Believe it or not, “complete creative control” can be a very bad thing.
When Joseph Arthur started out his career in the late-‘90s, he was an alt-folk troubadour who wasn’t afraid to rock out on occasion. Of course, it certainly didn’t hurt that it was Peter Gabriel who stumbled upon his demo and helped in getting the young lad signed. But Arthur’s output since has been nothing but prolific: six full-length albums, 11 EPs, and that whole “Museum of Modern Arthur” thing. After playing the label game for awhile, Arthur ultimately found happiness in starting up his own label (Lonely Astronaut), working on his paintings as well as recording dozens upon dozens of songs, most of which remain unreleased to this day. Having cultivated a loyal following, Arthur is now able to make his own music at his own rapid-fire pace, all with—that’s right—complete creative control.
US: 15 Apr 2008
UK: Available as import
Could We Survive
US: 18 Mar 2008
UK: Available as import
Unfortunately for him, such control does not equal focus.
Could We Survive and Crazy Rain are the first two EPs in a set of four that Arthur has released as a lead-up to his seventh full-length album, Temporary People, due later this year. He’s pulled off this multi-EP stunt before, with 2002’s Junkyard Hearts quadrilogy, but at the end of the day, 2008’s go-round is nothing to write home about. While Could We Survive is labeled as Arthur’s “traditional”-sounding EP and Crazy Rain serves as the wannabe dance disc, both remain remarkably hookless, thankless pop affairs.
Of the two, the shorter Could We Survive fares better. It remains firmly rooted in the glistening folk-pop of his past, and though it doesn’t reach the spectacular heights of, say, “Honey & the Moon”, it is by far the more effortless of the two. “Shadows of Lies”—despite its terrible title—is thoroughly enjoyable streamlined pop, with acoustic guitars fluttering around simple keyboard patterns and Arthur’s multi-tracked voice. The mellow, sweet ballad “Morning Cup” remains the highlight, as it proves to be delicate without being too precious, rounded out by percolating piano lines and an off-kilter sense of (much-needed) whimsy. The rest of the disc, however, can be faulted for being too accessible. “King of the Pavement,” a track that would’ve been a passable song (or at least B-side) in any artist’s discography, is polished of all edge. Arthur’s disaffected crooning is lost amidst his addiction to vocal reverb. Though Arthur’s a good producer, he’s almost too good, often forgetting that just a twinge of grittiness at least shows that there’s a passionate soul at work, instead of well-oiled song machine…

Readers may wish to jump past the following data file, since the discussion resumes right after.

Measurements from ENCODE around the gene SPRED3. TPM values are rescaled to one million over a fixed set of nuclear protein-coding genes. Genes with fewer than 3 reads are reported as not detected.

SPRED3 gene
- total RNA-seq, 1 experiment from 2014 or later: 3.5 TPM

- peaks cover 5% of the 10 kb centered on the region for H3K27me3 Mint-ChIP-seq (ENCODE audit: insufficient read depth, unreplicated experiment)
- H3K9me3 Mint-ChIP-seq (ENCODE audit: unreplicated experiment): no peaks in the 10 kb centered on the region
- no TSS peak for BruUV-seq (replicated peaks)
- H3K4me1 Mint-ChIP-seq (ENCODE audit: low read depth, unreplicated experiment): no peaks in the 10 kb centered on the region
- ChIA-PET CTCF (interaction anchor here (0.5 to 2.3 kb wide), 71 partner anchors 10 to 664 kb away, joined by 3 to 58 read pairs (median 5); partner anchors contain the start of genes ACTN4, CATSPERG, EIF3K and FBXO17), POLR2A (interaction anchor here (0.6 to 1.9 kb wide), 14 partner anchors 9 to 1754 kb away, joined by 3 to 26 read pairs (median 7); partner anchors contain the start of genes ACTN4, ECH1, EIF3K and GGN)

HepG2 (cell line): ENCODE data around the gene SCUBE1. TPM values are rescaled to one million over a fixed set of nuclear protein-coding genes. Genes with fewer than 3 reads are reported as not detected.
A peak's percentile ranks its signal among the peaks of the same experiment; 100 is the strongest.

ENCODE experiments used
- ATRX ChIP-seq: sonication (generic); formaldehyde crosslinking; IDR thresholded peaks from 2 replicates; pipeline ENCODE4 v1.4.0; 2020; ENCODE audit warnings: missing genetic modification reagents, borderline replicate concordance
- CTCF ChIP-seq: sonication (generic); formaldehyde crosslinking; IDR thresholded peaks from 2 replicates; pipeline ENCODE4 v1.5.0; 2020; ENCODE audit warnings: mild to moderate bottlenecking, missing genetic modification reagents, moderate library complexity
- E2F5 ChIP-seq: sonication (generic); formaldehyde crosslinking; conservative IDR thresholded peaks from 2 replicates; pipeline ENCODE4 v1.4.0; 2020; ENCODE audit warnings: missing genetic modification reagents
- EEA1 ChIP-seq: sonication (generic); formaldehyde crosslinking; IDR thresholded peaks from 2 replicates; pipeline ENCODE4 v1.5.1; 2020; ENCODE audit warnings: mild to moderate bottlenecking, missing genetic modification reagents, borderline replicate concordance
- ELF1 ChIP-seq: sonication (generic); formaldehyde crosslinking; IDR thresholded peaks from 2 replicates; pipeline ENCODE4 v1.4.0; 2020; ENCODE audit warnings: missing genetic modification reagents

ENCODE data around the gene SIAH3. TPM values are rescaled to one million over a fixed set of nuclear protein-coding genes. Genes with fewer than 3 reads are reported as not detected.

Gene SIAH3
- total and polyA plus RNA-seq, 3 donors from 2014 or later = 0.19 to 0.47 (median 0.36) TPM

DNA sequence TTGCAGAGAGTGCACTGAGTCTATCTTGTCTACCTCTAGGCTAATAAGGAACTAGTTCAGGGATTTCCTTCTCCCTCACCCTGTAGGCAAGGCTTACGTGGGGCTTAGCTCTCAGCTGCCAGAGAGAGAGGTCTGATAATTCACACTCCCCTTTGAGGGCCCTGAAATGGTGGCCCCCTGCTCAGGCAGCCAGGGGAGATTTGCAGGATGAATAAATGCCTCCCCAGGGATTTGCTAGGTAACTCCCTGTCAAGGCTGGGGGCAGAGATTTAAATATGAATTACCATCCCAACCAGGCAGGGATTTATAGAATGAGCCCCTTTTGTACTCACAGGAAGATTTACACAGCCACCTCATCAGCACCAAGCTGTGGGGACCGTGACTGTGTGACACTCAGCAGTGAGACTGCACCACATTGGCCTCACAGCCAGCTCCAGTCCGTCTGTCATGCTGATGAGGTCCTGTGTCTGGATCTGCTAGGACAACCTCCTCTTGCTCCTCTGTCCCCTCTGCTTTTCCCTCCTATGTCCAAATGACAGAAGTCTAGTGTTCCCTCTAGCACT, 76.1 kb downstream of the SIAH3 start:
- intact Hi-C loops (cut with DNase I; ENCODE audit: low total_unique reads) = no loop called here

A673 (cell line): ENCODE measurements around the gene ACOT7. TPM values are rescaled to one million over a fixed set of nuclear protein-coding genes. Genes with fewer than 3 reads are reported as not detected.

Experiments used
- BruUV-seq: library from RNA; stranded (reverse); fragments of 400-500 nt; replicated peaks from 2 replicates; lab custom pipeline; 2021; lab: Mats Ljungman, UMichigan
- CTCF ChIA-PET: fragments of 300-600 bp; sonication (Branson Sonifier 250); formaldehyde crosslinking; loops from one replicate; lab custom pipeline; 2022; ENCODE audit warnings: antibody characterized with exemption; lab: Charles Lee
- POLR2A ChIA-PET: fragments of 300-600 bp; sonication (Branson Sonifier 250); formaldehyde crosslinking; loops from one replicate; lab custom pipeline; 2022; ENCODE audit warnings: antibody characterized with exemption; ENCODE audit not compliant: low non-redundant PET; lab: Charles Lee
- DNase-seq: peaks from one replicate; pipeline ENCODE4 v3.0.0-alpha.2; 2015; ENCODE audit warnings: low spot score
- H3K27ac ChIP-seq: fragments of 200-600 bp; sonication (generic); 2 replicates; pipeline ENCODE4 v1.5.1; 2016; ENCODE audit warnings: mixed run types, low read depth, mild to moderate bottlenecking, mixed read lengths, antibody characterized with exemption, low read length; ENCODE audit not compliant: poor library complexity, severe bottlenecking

… which, as Crazy Rain evidences, is almost exactly what he’s become. Despite this eight-track affair’s obsessions with drum machines and electronics, Rain is an absolute buffet of indulgence, with Arthur blindly convincing himself that he’s the master of any and all genres. “I Wanna Get You Alone” is perhaps the most glaring fault, as over a gritty bassline and throbbing beat, Arthur repeats the title for a seemingly-endless minute before launching into barely-decipherable falsetto crooning, all making for a remarkably grating experience. The spacey “Dream of the Eternal Life” is filled with generic mid-tempo harmonies and surprisingly pedestrian lyrics. “Nothin 2 Hide”, meanwhile, rolls along in a druggy haze, unsure of its melody or even its purpose, which ultimately describes the entirety of Crazy Rain. For all its attempted neon bravura, Crazy Rain feels drained of all color.
Of course, it’s hard to fault Arthur for contracting Robert Pollard Syndrome, as there are some genuine gems within the fray. In the end, though, it just might be best for Arthur to get his genre-hopping out of his system. Once he’s burned himself out, all he’ll have to return to are the simple joys that got him here in the first place.
- Multiple songs MySpace
// Sound Affects
"The man whose songs were recorded by Johnny Cash, Alan Jackson, Ricky Skaggs, David Allan Coe, The Highwaymen, and countless others succumbs to time’s cruel cue that the only token of permanence we have to offer are the effects of shared moments and memories.READ the article